Catalogue


Three essays on occupational safety.
Goldenberg, James.
imprint
2006.
description
115 leaves.
ISBN
9780494218990
format(s)
Microform, Thesis
Holdings
Subjects
subject term
More Details
imprint
2006.
isbn
9780494218990
restrictions
Electronic version licensed for access by U. of T. users.
dissertation note
Thesis (Ph.D.)--University of Toronto, 2006.
general note
Source: Dissertation Abstracts International, Volume: 68-01, Section: A, page: 0294.
abstract
The papers that comprise this thesis address two prominent issues affecting workplace safety. The first of the three studies looks specifically at the trucking industry, examining how wage schemes tied into delivery times affect the likelihood of a truck driver being involved in an accident. Using several estimation techniques including probit and path analysis on data collected from the Sloan Foundation Trucking Industry Program Driver Survey 1997-1999 a direct relationship was found between sleep depravation and the likelihood of an accident. In turn, the drivers that were most likely to fall asleep were those whose wages were either tied into their delivery schedules or who had financial incentives to deliver their loads on time.The remaining two papers investigate workplace violence. One paper examines the length of time away from work for victims of workplace violence. Hazard models were estimated using data from (non-fatal) work-related injuries that were the result of workplace violence between 1996 and 1999 in the Canadian province of Ontario drawn from the administrative records of the Workplace Safety & Insurance Board (WSIB). The results of the study indicate that the greater the severity of the injury, as measured by total health care expenditures, the longer the absence from work. Furthermore, the most violent acts are associated with the largest decreases in the hazard rate and result in the longest absences. Finally, there were statistically significant differences in the duration of work absences by occupation, holding other factors constant.Whether it is the pressure of payment based on unreasonable performance, or working under the threat of violence, the information provided in these studies help to quantify some of the consequences of demanding and dangerous work-related experiences.The final workplace violence paper uses the same Ontario WSIB data to calculate some of the financial costs associated with acts of workplace violence. A descriptive summary of the total claim payments broken down wage benefits and healthcare payments indicate that for the most part the highest dollar amounts were associated with the most severe forms of physical violence, shootings, stabbings, and sexual assaults.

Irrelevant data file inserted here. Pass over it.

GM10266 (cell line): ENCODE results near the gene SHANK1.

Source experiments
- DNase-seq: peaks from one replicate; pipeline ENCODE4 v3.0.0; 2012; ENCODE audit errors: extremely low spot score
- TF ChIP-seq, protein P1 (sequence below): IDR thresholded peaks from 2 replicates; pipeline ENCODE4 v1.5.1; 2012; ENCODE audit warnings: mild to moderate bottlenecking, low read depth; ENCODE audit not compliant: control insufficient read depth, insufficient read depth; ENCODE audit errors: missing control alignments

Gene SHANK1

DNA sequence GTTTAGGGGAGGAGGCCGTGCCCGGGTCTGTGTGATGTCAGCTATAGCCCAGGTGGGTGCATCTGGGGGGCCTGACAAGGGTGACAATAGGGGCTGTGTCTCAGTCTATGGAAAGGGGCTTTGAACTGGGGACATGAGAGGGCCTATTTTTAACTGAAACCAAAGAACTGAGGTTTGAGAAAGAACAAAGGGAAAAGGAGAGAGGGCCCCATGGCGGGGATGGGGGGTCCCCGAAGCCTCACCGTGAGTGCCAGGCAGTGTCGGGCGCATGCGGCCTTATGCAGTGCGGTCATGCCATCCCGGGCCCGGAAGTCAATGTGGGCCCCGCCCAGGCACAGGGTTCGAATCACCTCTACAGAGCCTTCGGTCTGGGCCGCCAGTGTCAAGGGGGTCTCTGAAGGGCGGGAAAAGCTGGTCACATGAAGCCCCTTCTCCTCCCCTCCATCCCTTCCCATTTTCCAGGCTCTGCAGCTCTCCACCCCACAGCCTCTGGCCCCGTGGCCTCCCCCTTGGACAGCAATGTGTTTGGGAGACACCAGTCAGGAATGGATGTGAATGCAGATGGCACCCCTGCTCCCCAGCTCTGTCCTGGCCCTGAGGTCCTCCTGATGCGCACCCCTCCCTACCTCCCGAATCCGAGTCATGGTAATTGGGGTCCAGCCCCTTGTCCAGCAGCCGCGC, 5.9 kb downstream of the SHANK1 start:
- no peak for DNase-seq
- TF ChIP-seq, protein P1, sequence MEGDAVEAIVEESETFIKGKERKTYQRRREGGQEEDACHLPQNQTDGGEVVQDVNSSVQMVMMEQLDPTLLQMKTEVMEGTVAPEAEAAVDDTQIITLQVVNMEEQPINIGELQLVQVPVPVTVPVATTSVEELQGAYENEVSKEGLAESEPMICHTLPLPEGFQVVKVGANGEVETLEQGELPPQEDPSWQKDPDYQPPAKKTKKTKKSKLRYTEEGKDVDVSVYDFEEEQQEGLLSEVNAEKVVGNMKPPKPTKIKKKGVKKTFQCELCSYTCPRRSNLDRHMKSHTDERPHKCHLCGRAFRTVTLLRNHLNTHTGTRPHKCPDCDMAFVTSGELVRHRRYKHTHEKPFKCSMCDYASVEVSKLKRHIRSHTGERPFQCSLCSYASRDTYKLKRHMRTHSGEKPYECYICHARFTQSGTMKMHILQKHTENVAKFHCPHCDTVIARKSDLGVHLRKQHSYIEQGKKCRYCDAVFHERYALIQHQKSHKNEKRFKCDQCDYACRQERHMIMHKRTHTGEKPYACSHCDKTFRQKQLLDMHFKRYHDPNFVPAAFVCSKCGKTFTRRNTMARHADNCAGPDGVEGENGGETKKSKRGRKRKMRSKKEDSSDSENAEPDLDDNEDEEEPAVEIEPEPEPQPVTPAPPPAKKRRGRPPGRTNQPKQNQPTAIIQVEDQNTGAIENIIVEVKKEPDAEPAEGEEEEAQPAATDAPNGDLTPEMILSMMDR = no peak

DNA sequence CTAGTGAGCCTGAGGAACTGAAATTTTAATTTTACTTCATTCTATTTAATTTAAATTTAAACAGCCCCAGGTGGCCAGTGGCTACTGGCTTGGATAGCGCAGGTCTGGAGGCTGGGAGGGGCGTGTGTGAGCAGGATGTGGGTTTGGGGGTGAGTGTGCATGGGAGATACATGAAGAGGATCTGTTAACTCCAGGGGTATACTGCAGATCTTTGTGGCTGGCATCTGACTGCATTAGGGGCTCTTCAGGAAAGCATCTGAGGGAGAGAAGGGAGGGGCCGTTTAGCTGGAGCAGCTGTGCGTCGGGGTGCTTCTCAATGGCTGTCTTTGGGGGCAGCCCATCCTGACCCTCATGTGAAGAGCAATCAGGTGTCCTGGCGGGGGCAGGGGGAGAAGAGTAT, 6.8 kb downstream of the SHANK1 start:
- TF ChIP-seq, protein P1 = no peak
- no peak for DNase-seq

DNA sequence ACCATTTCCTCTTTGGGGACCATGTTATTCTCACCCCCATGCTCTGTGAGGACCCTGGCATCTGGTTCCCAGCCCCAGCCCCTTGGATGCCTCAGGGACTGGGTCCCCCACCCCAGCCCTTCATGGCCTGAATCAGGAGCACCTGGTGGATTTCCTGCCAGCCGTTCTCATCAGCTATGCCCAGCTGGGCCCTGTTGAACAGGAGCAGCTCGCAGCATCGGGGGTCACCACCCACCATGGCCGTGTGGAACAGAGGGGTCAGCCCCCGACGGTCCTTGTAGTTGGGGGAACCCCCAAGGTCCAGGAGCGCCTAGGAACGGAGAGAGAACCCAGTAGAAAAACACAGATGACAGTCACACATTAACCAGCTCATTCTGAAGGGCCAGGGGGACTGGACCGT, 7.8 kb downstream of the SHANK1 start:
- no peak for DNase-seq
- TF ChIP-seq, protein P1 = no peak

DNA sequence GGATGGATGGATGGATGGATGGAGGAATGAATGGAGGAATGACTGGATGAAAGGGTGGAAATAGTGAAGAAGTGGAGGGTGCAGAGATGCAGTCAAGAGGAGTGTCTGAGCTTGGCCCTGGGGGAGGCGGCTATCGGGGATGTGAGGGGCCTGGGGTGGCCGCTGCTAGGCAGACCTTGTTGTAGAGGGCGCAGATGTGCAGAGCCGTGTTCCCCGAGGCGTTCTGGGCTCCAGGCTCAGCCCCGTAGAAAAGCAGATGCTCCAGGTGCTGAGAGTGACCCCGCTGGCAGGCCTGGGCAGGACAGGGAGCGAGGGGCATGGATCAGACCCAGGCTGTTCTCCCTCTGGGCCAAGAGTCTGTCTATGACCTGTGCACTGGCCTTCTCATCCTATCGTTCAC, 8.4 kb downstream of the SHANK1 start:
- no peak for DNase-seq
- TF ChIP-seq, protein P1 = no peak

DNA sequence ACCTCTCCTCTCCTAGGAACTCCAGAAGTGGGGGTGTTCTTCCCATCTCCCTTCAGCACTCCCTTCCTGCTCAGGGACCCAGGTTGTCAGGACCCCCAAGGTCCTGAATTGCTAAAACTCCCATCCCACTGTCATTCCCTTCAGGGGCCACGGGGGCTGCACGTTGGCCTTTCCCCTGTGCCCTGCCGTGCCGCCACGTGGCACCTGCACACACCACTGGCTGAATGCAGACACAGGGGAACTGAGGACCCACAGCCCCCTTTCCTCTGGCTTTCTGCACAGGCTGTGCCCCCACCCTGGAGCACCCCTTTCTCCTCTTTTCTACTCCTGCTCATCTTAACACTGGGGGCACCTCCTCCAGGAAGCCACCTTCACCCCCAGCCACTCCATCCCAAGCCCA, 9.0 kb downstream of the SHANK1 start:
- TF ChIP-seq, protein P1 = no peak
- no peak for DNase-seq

catalogue key
6201935

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